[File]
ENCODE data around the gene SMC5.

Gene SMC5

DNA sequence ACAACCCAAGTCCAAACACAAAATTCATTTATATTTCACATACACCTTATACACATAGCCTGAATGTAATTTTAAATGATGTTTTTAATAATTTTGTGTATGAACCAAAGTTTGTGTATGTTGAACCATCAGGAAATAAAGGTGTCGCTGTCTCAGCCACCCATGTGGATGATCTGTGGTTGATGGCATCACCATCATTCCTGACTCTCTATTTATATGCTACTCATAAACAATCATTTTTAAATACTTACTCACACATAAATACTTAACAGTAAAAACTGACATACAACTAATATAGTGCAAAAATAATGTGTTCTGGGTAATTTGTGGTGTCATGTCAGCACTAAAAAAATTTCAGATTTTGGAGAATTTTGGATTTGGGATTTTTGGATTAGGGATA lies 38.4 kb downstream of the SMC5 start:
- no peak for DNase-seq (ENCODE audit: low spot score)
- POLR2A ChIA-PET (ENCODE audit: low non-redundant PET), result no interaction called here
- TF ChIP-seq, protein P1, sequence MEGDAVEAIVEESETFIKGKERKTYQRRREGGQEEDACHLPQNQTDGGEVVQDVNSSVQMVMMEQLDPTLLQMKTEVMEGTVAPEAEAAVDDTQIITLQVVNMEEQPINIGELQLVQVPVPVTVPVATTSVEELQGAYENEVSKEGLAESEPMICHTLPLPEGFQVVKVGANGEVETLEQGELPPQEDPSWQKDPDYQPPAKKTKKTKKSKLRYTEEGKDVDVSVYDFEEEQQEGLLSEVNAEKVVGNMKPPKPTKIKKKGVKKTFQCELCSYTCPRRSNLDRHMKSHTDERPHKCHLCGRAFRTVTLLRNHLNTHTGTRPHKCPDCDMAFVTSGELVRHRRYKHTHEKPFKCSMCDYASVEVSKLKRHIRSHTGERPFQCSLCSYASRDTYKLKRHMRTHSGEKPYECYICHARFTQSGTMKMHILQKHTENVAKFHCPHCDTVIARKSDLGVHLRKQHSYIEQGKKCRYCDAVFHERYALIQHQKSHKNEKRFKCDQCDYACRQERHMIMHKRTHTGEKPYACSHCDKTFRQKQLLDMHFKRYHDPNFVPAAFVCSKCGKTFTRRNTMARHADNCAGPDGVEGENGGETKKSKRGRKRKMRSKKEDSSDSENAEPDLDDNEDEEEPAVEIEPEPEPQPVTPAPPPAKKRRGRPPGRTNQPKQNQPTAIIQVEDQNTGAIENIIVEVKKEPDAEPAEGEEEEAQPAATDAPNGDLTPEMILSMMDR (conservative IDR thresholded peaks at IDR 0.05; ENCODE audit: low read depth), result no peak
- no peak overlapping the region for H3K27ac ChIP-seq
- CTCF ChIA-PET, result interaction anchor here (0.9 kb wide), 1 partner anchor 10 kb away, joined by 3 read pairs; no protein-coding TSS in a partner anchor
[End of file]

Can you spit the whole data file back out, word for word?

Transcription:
ENCODE data around the gene SMC5.

Gene SMC5

DNA sequence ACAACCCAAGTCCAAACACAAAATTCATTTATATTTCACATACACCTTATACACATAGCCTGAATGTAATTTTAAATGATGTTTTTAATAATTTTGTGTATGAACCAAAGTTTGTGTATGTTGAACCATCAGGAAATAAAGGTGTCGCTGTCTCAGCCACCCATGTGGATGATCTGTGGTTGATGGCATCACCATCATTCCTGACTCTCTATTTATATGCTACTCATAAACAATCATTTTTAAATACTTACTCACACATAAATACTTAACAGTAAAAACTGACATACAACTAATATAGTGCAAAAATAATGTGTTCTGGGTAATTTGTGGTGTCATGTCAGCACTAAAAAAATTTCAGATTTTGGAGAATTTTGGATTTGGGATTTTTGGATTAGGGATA lies 38.4 kb downstream of the SMC5 start:
- no peak for DNase-seq (ENCODE audit: low spot score)
- POLR2A ChIA-PET (ENCODE audit: low non-redundant PET), result no interaction called here
- TF ChIP-seq, protein P1, sequence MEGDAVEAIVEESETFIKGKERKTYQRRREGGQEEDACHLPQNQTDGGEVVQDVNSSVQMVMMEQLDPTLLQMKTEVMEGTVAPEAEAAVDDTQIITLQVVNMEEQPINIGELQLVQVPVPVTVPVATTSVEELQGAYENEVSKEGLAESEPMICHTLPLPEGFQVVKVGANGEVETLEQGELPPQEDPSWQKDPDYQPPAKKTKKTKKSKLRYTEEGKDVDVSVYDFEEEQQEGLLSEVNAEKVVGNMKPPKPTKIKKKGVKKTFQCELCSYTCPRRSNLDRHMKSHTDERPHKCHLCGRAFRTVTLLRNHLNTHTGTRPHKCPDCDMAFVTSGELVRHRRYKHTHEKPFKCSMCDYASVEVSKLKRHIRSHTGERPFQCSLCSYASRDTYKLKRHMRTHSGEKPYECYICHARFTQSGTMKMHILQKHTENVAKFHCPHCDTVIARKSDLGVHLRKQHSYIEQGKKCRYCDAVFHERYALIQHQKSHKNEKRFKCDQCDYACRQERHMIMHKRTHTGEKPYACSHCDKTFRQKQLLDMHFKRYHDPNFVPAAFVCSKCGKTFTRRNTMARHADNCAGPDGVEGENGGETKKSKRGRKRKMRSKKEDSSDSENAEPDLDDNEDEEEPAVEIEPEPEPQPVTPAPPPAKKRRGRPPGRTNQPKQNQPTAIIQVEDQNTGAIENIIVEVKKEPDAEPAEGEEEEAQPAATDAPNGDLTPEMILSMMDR (conservative IDR thresholded peaks at IDR 0.05; ENCODE audit: low read depth), result no peak
- no peak overlapping the region for H3K27ac ChIP-seq
- CTCF ChIA-PET, result interaction anchor here (0.9 kb wide), 1 partner anchor 10 kb away, joined by 3 read pairs; no protein-coding TSS in a partner anchor